Emotional Undereating

Most people have heard of emotional overeating, but what about the opposite? Emotional undereating, or eating less in response to stress or negative emotions, also occurs and may be relevant to the development of later eating disorders, particularly anorexia nervosa.

The average young child engages in emotional undereating more frequently than emotional overeating. However, by later in childhood, the frequency of emotional undereating decreases. By adulthood, only one out of three people eats less in response to stress, with the majority of people eating more in response to stress (Robert Sapolsky, Why Zebras Don’t Get Ulcers). In reality, classifying people as either emotional undereaters or emotional overeaters is likely a gross simplification: for some people, negative emotions may have no impact on their eating, and for others, the type and severity of the emotion may affect whether they undereat or overeat. That said, emotional undereating does appear to be less common in adults and older children than in young children. Interestingly, animal research reveals that rats and other animals, like young children, tend to undereat when they’re stressed.

In adults, emotional undereating is related to weight status: not surprisingly, underweight adults are more likely to engage in emotional undereating than overweight adults. In contrast, emotional undereating doesn’t appear to be strongly linked to weight status in children: emotional undereating is only slightly more common among children who are low weight.

A group of researchers in Korea and England has started to explore the link between emotional undereating and eating disorders. Their study suggests that childhood emotional undereating may be more common among females who develop anorexia nervosa compared to females who develop bulimia nervosa or don’t develop an eating disorder. However, information on childhood eating habits was collected retrospectively (i.e., by asking women with and without anorexia to recall their childhood eating habits), which means we can’t be completely confident that there’s a link there. Going forward, we need more research on the link between emotional undereating and eating disorders, especially anorexia nervosa.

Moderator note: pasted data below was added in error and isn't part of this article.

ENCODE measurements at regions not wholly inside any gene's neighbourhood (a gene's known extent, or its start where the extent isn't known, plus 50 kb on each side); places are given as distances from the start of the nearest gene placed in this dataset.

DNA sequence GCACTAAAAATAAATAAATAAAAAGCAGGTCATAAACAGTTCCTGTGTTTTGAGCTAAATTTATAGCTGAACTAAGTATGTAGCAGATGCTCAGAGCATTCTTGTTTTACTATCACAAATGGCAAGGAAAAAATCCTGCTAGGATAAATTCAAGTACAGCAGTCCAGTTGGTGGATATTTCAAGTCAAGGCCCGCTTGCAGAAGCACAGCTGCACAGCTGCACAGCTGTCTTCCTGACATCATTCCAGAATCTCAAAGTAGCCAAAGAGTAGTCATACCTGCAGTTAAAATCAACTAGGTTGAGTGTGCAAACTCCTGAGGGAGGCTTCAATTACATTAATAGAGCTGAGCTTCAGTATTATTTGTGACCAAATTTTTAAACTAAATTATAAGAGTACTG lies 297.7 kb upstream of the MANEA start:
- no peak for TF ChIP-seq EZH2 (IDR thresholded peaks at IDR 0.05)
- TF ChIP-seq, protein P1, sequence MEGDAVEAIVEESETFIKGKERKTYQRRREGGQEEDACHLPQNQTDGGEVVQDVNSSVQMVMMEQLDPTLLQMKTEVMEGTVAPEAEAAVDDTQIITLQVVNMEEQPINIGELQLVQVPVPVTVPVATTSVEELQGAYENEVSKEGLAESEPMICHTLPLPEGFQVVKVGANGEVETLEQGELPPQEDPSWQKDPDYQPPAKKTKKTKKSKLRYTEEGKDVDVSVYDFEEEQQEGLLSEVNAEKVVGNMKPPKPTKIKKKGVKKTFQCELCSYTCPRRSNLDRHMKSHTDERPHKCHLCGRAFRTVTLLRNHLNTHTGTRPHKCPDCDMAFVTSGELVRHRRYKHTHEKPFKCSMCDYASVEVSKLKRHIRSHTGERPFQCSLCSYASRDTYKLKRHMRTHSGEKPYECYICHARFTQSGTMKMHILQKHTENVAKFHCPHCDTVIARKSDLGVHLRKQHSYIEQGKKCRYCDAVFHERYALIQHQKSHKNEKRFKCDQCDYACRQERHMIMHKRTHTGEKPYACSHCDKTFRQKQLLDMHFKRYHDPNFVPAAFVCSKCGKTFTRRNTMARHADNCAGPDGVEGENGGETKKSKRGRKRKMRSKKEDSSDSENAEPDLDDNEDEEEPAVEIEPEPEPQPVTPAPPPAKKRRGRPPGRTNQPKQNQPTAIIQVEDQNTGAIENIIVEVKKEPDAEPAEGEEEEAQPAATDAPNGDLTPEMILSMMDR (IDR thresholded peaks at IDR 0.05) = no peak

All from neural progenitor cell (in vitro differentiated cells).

To learn more about this topic, here are some academic papers on emotional undereating:

Ashcroft, J., Semmler, C., Carnell, S., Van Jaarsveld, C. H. M., & Wardle, J. (2007). Continuity and stability of eating behaviour traits in children. European journal of clinical nutrition, 62, 985–990.

Geliebter, A., & Aversa, A. (2003). Emotional eating in overweight, normal weight, and underweight individuals. Eating Behaviors, 3, 341–347.

Kim, Y.-R., Heo, S. Y., Kang, H., Song, K. J., & Treasure, J. (2010). Childhood risk factors in Korean women with anorexia nervosa: Two sets of case-control studies with retrospective comparisons. International Journal of Eating Disorders, 43, 589–595.

Kim, Y.-R., Lim, S.-J., & Treasure, J. (2011). Different Patterns of Emotional Eating and Visuospatial Deficits Whereas Shared Risk Factors Related with Social Support between Anorexia Nervosa and Bulimia Nervosa. Psychiatry Investigation, 8, 9.

Wardle, J., Guthrie, C. A., Sanderson, S., & Rapoport, L. (2001). Development of the Children’s Eating Behaviour Questionnaire. Journal of Child Psychology and Psychiatry, 42, 963–970.

Webber, L., Hill, C., Saxton, J., Van Jaarsveld, C. H. M., & Wardle, J. (2008). Eating behaviour and weight in children. International Journal of Obesity, 33, 21–28.

-Dr. Kristin Javaras

Photo: Jonathan Rubio